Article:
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Who moved Alaska? Remembering an Alaska-centric world map.

Colleen Mondor
George Hubert Wilkin's Fokker F.VIIA Alaskan, taking off from Fairbanks as part of the 1926 Detroit News-Wilkins Arctic Expedition. Wilkins and Carl Ben Eielson were the first to fly over the top of the world in an airplane.
National Air and Space Museum, Smithsonian Institution
Aviators James and Lilly Martin with their airplane in Fairbanks in 1913. Theirs was the first powered flight in Alaska. Their airplane was shipped to Alaska from Seattle by steamboat.
Alaska State Library
In 1926 the Norge carried out the first powered flight over the North Pole. Here the airship is shown at Teller, where villagers referred to it as the "great flying seal."
Rasmuson Library Historical Photography Gallery/UAF
Harold Gillam, in the cockpit of his ski-equipped Waco. He was among the boldest of Alaska’s pioneer bush pilots, earning the nickname “Thrill ‘em, spill ‘em, no kill ‘em Gillam.”
FIC Collection/Anchorage Museum
Pilot Don Sheldon during a Bradford Washburn-led Mount McKinley expedition in 1955.
Ward Wells Collection/Anchorage Museum
Reindeer being transported in a Wien Alaska Airlines airplane in Anchorage, with flight crew and reindeer herders in background, 1959.
Wien Collection/Anchorage Museum
Undated winter view of Wien Alaska Airlines airplane with musher and dog team in foreground.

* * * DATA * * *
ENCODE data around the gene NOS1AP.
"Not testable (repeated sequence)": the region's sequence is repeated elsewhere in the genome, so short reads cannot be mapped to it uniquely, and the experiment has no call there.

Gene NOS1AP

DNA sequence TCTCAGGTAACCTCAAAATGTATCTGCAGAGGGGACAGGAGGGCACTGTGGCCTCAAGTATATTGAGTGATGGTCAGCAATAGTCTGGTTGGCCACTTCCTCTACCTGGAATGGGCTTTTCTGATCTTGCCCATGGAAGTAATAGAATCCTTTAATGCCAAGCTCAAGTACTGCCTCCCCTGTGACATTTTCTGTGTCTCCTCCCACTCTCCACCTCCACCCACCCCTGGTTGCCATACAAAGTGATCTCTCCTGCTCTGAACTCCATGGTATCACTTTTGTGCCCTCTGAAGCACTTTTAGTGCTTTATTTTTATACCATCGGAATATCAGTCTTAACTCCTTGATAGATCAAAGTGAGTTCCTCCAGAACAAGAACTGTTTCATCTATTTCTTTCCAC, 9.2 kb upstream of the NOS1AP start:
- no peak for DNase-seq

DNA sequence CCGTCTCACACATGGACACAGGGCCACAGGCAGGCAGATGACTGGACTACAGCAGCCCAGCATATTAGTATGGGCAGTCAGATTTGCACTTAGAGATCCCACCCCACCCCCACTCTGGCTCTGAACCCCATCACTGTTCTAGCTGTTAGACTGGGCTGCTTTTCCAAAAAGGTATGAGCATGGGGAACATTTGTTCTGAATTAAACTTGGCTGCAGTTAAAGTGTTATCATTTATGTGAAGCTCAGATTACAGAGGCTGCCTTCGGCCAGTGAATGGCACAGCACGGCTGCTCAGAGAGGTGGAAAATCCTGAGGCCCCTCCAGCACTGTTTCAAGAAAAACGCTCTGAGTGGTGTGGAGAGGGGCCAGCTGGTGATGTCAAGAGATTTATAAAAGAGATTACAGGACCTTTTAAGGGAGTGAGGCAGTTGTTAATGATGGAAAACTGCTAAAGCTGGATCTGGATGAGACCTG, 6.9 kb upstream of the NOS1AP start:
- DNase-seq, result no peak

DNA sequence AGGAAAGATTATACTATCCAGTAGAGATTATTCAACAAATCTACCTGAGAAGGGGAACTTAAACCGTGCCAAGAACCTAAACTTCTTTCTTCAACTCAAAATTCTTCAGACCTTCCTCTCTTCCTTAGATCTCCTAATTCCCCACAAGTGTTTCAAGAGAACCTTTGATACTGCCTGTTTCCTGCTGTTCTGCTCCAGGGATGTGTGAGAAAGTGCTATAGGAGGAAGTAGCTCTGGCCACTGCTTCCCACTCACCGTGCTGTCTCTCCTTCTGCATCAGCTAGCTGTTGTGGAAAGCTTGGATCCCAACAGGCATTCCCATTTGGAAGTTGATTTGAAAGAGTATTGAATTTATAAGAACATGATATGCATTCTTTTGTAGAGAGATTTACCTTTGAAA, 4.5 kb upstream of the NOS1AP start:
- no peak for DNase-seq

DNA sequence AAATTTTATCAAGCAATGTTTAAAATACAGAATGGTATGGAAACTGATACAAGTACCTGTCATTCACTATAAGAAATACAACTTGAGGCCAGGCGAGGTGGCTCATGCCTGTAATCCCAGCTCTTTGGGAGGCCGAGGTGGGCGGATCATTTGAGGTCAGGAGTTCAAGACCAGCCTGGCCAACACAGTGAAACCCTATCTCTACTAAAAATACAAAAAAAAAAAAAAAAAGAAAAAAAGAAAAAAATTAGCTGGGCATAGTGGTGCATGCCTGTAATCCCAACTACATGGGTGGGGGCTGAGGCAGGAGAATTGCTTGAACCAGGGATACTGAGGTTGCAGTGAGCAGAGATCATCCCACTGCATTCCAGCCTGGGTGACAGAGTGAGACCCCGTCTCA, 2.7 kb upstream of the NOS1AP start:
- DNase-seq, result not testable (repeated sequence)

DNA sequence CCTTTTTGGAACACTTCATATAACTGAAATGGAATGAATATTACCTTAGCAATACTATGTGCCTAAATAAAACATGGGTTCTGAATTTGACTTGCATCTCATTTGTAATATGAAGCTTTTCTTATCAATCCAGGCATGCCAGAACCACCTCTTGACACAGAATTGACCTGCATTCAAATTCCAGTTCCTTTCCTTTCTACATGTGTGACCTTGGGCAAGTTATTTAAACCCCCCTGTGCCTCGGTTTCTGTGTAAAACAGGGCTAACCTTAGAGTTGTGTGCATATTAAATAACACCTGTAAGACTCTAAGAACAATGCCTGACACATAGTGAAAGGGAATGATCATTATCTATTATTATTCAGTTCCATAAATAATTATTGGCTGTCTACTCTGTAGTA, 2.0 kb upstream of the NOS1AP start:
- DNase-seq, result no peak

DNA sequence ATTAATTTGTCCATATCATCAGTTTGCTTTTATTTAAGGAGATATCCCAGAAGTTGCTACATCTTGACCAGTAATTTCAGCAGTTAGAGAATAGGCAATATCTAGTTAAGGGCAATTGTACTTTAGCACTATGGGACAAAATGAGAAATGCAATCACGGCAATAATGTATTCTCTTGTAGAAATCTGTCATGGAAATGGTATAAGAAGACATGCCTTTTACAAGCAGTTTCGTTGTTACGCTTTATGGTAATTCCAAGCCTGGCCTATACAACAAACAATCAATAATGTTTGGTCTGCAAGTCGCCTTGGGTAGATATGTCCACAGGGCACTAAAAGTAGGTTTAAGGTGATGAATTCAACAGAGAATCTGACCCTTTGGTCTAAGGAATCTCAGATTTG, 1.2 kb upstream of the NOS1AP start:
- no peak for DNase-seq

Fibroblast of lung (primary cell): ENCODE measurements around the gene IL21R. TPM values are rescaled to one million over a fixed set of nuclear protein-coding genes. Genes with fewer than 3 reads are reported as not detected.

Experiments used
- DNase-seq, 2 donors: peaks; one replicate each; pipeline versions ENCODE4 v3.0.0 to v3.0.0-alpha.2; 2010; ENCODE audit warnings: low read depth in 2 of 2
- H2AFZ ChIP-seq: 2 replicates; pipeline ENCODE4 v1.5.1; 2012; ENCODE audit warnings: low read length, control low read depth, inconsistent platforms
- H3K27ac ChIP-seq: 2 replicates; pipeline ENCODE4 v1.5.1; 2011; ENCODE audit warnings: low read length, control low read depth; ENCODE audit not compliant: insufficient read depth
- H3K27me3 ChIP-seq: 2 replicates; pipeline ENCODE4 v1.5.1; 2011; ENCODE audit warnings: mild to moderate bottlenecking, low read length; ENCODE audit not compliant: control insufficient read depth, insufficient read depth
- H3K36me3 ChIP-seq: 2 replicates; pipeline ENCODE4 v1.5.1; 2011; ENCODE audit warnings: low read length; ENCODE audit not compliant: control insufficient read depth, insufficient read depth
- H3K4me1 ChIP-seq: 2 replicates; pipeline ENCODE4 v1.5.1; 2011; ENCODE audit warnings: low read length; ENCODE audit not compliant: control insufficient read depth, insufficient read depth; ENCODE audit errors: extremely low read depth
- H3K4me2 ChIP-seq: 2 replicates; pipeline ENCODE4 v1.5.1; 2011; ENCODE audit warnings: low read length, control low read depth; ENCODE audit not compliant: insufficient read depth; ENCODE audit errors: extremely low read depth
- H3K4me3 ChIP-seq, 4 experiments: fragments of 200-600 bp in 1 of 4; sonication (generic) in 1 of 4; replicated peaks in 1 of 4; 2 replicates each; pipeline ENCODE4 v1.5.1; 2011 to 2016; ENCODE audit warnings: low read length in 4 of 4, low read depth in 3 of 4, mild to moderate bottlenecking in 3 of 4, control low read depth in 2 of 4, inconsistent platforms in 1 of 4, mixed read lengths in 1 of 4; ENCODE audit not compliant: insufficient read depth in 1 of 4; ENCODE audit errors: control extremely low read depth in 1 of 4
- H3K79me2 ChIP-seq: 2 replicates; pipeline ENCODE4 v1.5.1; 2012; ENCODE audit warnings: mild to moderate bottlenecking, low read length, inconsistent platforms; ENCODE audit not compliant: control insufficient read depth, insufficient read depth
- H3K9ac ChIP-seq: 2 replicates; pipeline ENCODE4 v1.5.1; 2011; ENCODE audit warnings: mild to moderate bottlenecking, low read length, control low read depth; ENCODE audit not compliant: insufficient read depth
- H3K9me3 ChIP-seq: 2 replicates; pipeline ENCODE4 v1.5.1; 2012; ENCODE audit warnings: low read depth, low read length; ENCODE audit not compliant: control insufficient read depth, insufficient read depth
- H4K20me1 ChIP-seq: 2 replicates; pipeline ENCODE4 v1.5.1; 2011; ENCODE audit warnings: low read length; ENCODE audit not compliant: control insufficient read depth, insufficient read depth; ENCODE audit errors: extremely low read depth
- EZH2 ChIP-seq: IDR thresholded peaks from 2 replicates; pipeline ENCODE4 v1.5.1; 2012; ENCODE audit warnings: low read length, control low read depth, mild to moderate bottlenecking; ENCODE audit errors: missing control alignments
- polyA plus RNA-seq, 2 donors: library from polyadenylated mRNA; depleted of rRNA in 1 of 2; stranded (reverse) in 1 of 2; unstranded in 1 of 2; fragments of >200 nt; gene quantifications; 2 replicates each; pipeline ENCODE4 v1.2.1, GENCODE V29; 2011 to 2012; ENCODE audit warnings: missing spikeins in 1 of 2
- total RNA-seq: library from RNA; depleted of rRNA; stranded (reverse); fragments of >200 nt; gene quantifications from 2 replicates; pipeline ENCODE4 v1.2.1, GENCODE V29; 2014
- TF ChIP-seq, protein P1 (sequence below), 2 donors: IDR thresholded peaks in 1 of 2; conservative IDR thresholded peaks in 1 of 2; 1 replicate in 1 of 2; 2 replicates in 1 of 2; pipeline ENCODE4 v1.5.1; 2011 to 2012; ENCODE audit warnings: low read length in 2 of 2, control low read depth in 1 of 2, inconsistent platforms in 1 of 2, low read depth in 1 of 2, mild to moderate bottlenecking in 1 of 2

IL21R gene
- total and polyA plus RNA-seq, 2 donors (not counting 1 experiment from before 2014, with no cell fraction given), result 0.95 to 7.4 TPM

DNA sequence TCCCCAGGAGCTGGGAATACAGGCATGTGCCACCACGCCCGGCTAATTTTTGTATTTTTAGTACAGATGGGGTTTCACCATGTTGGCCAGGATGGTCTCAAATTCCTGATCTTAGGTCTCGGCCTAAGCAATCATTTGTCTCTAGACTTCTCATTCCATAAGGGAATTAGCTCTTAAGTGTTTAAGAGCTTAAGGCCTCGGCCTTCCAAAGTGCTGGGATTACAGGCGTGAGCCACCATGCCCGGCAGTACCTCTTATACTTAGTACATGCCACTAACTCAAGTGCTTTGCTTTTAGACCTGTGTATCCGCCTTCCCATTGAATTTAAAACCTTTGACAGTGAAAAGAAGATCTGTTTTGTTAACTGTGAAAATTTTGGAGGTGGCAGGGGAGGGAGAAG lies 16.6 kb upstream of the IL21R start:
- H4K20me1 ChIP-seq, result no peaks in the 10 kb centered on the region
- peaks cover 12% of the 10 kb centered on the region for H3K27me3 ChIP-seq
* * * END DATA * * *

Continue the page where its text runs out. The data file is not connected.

Wien Collection/Anchorage Museum
Two U.S. Air Force General Dynamics F-16 Fighting Falcon fighters from the 343rd Wing, Pacific Air Forces, assigned to Eielson Air Force Base in 1991. The 343rd traced its history back to the first fighter units to arrive in Alaska in early World War II.
National Air and Space Museum, Smithsonian Institution

As part of the ongoing Arctic Flight exhibit, the Anchorage Museum is hosting a series of aviation lectures. On Thursday, the second lecture of the series will explore how "aviation and WWII put Alaska at the center of the world."

University of Alaska Fairbanks History professor Terrence Cole is the keynote speaker. Here's the museum's pitch: 

Rapid advances in civil and military aviation in the 1930s and the rise of air power spawned a wave of articles, books and maps calling for development of an entirely new discipline of education for the "air age." For a short time this torrent of cartographic reform caused a fundamental reordering of popular American cartography based on the supposed superiority of polar projections, such as the one displayed on the flag of the United Nations. Nevertheless this educational campaign by government officials, cartographers, airlines, ad agencies and schools portraying the world as a sphere, not a flat rectangle, never broke the hold of the Mercator or other east-west projections on the public mind. As a result the prevailing image of Alaska is generally at the far edge of the earth -- if not in a box below California -- but once there was a time, albeit briefly, when it was the center of the world.

The lecture is sponsored by the Cook Inlet Historical Society. It's free and open to the public, with snack service afterward.

Read all about it at the Anchorage Museum website or in the Alaska Dispatch calendar.